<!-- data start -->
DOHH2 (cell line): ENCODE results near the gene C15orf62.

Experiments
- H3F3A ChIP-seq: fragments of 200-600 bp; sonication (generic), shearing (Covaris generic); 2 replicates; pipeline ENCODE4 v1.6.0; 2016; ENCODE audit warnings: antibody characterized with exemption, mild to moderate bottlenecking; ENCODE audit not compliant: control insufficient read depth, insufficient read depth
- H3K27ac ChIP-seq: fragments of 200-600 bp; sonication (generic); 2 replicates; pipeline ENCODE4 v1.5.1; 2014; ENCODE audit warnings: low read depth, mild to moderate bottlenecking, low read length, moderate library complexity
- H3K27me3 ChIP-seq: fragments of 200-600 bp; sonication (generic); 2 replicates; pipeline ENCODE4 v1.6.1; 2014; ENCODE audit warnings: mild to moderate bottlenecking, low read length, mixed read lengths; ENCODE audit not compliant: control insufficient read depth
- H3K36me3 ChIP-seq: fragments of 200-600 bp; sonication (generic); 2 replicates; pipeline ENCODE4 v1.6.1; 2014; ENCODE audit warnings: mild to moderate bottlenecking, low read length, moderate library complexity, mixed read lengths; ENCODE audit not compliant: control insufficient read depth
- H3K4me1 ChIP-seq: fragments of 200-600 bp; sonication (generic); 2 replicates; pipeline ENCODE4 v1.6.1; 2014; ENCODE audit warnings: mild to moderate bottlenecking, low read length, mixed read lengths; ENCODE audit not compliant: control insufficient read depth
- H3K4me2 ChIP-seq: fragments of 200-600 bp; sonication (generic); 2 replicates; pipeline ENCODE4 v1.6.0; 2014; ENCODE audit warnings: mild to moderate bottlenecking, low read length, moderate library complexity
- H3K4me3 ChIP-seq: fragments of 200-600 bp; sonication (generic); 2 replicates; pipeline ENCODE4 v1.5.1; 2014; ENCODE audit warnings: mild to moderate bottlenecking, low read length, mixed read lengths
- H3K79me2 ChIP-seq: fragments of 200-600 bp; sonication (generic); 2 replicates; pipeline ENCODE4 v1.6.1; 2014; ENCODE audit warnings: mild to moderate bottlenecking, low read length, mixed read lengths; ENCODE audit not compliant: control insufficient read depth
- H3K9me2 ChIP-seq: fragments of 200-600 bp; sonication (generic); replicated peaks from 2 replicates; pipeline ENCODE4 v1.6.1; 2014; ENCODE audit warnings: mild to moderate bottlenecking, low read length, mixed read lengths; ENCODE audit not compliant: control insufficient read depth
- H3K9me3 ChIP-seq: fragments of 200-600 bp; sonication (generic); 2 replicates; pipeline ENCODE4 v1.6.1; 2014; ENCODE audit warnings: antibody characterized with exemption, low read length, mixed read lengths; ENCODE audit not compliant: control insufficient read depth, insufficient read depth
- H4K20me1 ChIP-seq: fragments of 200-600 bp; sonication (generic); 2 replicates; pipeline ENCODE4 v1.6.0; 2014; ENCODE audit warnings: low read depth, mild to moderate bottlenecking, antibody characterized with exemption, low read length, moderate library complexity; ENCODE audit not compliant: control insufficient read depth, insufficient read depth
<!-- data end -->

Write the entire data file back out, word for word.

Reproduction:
DOHH2 (cell line): ENCODE results near the gene C15orf62.

Experiments
- H3F3A ChIP-seq: fragments of 200-600 bp; sonication (generic), shearing (Covaris generic); 2 replicates; pipeline ENCODE4 v1.6.0; 2016; ENCODE audit warnings: antibody characterized with exemption, mild to moderate bottlenecking; ENCODE audit not compliant: control insufficient read depth, insufficient read depth
- H3K27ac ChIP-seq: fragments of 200-600 bp; sonication (generic); 2 replicates; pipeline ENCODE4 v1.5.1; 2014; ENCODE audit warnings: low read depth, mild to moderate bottlenecking, low read length, moderate library complexity
- H3K27me3 ChIP-seq: fragments of 200-600 bp; sonication (generic); 2 replicates; pipeline ENCODE4 v1.6.1; 2014; ENCODE audit warnings: mild to moderate bottlenecking, low read length, mixed read lengths; ENCODE audit not compliant: control insufficient read depth
- H3K36me3 ChIP-seq: fragments of 200-600 bp; sonication (generic); 2 replicates; pipeline ENCODE4 v1.6.1; 2014; ENCODE audit warnings: mild to moderate bottlenecking, low read length, moderate library complexity, mixed read lengths; ENCODE audit not compliant: control insufficient read depth
- H3K4me1 ChIP-seq: fragments of 200-600 bp; sonication (generic); 2 replicates; pipeline ENCODE4 v1.6.1; 2014; ENCODE audit warnings: mild to moderate bottlenecking, low read length, mixed read lengths; ENCODE audit not compliant: control insufficient read depth
- H3K4me2 ChIP-seq: fragments of 200-600 bp; sonication (generic); 2 replicates; pipeline ENCODE4 v1.6.0; 2014; ENCODE audit warnings: mild to moderate bottlenecking, low read length, moderate library complexity
- H3K4me3 ChIP-seq: fragments of 200-600 bp; sonication (generic); 2 replicates; pipeline ENCODE4 v1.5.1; 2014; ENCODE audit warnings: mild to moderate bottlenecking, low read length, mixed read lengths
- H3K79me2 ChIP-seq: fragments of 200-600 bp; sonication (generic); 2 replicates; pipeline ENCODE4 v1.6.1; 2014; ENCODE audit warnings: mild to moderate bottlenecking, low read length, mixed read lengths; ENCODE audit not compliant: control insufficient read depth
- H3K9me2 ChIP-seq: fragments of 200-600 bp; sonication (generic); replicated peaks from 2 replicates; pipeline ENCODE4 v1.6.1; 2014; ENCODE audit warnings: mild to moderate bottlenecking, low read length, mixed read lengths; ENCODE audit not compliant: control insufficient read depth
- H3K9me3 ChIP-seq: fragments of 200-600 bp; sonication (generic); 2 replicates; pipeline ENCODE4 v1.6.1; 2014; ENCODE audit warnings: antibody characterized with exemption, low read length, mixed read lengths; ENCODE audit not compliant: control insufficient read depth, insufficient read depth
- H4K20me1 ChIP-seq: fragments of 200-600 bp; sonication (generic); 2 replicates; pipeline ENCODE4 v1.6.0; 2014; ENCODE audit warnings: low read depth, mild to moderate bottlenecking, antibody characterized with exemption, low read length, moderate library complexity; ENCODE audit not compliant: control insufficient read depth, insufficient read depth